Water & Sewer Rate Increase Will Contain Long-Term Costs
Water & Sewer Rates will increase over the next year to pay for two projects which will help the City better contain long-term operational costs. The phased increases will take effect March 1, 2017 (5%), October 1, 2017 (5%), and March 1, 2018 (4.9%).
“It’s never easy to raise utility rates, but the challenge that we were facing is that our long-term operational costs were beginning to grow in an un-sustainable path,” said Mark Morgan, Assistant City Manager. “The two projects which will be funded with these increases will allow us to put new systems in place which greatly reduce our long-term operational costs, and although that means we have to put up a substantial investment on the front-end, these improvements will allow us to ‘stop the bleeding’ and better contain our long-term financial risk.”
The first project is to install new equipment and machinery at the Sewer Treatment Plant which will allow for a much more cost efficient way to dispose of solids that come out of the plant. The City’s sewer lagoon is currently filling with solids at a rate which require it to be dredged every three years, at a cost of approximately $1.4 million. The new equipment, estimated to cost approximately $1.5 million, will allow the City to instead dispose of its solids for approximately $85,000 per year. When accounting for the cost of equipment, this project will pay for itself in less than four years.
The second project is to replace all water meters in the City with remote-read meters. Changing to this system, rather than having Water Department personnel physically check every meter, will allow the City to re-allocate approximately 1.5 FTE. By freeing up the manpower from meter reading, the City will be able to focus more energy on the important work of maintaining the overall water system without actually having to hire additional staff. More than 30 miles of new water mains have been added to the City since 1996, but the Water Department has not added any additional staff. Without the investment in the new meters, additional staffing would have been necessary.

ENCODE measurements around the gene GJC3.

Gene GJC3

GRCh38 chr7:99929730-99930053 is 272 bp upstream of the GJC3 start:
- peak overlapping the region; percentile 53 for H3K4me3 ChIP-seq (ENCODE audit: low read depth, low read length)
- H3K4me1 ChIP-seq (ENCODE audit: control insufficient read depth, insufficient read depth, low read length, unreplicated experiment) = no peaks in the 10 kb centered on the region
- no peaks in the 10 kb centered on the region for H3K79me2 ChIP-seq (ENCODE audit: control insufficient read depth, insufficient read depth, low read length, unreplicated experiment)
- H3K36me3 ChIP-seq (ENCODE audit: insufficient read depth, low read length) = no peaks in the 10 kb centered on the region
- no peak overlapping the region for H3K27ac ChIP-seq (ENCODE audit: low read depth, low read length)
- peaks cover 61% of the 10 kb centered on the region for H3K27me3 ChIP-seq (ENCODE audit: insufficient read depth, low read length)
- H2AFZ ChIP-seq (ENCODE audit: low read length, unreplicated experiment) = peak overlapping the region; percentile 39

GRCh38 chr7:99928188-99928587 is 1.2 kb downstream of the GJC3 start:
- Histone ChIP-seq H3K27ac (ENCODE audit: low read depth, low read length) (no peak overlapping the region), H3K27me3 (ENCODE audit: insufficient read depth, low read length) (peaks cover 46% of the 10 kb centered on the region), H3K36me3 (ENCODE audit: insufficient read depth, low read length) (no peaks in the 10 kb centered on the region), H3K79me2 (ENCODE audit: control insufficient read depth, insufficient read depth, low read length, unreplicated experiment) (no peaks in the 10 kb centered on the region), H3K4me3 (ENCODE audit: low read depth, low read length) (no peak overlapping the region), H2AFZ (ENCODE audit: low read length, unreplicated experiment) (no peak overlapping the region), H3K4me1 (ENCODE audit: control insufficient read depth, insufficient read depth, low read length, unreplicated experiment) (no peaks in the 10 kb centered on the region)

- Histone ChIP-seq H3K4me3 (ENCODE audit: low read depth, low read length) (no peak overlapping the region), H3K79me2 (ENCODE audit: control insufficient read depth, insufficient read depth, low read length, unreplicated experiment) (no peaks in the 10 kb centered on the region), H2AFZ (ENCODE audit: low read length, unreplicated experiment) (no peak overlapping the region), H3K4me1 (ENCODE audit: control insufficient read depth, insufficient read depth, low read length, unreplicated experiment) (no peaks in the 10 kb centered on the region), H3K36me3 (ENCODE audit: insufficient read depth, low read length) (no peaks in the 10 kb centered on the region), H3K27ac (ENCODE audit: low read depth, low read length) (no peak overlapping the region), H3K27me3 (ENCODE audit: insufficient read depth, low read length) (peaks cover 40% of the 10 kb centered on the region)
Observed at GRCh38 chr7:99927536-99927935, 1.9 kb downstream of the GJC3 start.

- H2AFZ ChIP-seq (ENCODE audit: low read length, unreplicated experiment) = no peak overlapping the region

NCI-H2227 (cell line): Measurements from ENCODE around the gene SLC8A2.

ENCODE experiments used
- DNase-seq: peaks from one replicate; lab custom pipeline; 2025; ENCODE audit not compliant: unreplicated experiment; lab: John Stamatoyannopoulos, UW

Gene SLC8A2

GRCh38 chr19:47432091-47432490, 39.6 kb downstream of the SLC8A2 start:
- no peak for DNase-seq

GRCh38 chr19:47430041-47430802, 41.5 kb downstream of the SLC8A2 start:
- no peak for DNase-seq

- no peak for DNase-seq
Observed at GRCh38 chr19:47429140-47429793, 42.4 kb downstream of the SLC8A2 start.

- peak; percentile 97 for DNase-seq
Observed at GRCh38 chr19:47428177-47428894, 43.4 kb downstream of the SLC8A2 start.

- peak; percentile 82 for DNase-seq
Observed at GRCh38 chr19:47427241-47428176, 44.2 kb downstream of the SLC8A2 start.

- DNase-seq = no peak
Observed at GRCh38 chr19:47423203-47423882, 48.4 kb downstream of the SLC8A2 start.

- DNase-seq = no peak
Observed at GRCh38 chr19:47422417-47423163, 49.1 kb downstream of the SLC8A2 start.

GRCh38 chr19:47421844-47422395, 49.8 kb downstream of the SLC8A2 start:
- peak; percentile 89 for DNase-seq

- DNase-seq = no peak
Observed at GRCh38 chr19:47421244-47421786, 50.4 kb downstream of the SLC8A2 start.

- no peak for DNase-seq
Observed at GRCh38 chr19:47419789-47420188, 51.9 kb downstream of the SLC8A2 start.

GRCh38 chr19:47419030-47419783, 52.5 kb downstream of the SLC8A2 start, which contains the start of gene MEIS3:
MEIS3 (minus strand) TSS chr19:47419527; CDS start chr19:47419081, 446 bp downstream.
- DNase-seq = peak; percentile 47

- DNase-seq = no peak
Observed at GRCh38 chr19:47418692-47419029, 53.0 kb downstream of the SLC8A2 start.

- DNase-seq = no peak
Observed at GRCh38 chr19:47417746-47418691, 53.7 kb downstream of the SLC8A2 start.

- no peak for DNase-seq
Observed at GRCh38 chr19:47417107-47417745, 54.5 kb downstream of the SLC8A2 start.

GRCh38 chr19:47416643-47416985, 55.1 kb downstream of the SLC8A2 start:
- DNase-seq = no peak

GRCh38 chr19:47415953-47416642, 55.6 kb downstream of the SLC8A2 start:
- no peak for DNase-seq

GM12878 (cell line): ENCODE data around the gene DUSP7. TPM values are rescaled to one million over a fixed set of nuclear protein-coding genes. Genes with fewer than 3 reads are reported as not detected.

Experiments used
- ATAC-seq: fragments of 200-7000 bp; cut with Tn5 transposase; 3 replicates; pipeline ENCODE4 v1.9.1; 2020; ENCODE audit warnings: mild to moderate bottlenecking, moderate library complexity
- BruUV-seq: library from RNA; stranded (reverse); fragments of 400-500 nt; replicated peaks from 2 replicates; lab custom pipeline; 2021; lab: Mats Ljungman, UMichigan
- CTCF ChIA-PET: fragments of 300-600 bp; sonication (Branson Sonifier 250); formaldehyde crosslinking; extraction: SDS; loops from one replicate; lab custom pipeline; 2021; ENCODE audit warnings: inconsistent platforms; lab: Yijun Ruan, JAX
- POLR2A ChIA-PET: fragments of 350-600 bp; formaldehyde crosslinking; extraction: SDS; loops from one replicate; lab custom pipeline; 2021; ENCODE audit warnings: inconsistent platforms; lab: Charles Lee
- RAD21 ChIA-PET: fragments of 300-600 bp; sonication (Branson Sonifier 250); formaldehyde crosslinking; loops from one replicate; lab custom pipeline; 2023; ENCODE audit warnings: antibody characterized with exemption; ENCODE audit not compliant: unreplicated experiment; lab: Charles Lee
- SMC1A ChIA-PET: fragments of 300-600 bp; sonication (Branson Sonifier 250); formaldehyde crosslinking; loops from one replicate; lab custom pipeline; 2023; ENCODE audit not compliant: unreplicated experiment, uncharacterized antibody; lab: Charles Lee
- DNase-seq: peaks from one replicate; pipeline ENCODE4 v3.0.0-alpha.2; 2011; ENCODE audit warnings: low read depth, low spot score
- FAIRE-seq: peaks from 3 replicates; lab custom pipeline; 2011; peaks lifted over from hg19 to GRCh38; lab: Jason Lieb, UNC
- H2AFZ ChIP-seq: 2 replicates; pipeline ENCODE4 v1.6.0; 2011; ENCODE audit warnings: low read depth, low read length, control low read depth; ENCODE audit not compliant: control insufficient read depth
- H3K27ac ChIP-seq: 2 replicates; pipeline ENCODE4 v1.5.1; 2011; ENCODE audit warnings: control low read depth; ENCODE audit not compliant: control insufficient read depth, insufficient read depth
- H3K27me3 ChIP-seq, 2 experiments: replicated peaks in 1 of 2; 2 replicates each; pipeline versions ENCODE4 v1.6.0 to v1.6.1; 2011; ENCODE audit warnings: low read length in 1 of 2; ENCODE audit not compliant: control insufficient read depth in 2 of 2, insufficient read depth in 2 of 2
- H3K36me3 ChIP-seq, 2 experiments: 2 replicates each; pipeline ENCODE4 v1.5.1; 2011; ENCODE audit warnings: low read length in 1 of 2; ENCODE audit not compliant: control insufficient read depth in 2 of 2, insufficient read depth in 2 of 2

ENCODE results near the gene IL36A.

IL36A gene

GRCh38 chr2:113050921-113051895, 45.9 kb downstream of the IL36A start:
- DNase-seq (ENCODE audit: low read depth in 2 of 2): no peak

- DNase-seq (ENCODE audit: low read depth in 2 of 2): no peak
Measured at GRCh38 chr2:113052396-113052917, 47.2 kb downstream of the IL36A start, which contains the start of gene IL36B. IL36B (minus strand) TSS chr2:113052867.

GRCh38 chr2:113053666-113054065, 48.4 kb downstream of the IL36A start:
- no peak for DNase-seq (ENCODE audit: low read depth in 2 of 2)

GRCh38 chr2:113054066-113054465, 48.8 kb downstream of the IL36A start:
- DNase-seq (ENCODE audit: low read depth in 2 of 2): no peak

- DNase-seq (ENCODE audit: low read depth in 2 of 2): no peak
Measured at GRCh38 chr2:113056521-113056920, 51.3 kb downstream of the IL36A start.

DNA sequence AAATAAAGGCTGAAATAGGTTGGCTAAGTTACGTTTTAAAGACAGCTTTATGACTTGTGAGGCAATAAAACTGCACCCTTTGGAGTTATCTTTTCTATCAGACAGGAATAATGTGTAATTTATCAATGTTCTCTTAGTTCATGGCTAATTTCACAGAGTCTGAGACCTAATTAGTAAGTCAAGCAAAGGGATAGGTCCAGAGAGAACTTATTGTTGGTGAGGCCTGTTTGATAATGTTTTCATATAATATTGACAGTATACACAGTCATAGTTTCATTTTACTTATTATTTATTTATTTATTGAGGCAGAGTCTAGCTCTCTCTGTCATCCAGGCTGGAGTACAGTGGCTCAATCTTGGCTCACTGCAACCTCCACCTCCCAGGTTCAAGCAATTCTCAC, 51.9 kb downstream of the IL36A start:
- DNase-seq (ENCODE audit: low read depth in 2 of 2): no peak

Aside from the long-term cost containment created by these two projects, utility customers will have a much better ability to control their own water usage, and therefore, their water bills. The current manual system of reading meters means that customers may not find out about a water leak for 30 days during the summer, or as many as 90 days in the winter. This can lead to very high, and unexpected expenses for the customer. A remote read system will allow customers to track their water usage on a near real-time basis, and receive alerts if a leak is detected. Additionally, with better data available, customers will be able to more efficiently plan out their irrigation usage.
Despite the increases, Hermsiton’s rates will still compare very favorably to other cities in the Pacific Northwest. Raftelis Financial publishes a report of the utility rates in the largest communities in Oregon and Washington every year, with an apples-to-apples usage comparison. Based on the 2016 report, Hermiston’s rates, once the full increase goes in to effect, will still rank lower than 89% of all other Oregon and Washington cities in the report. A link to the full report can be found HERE.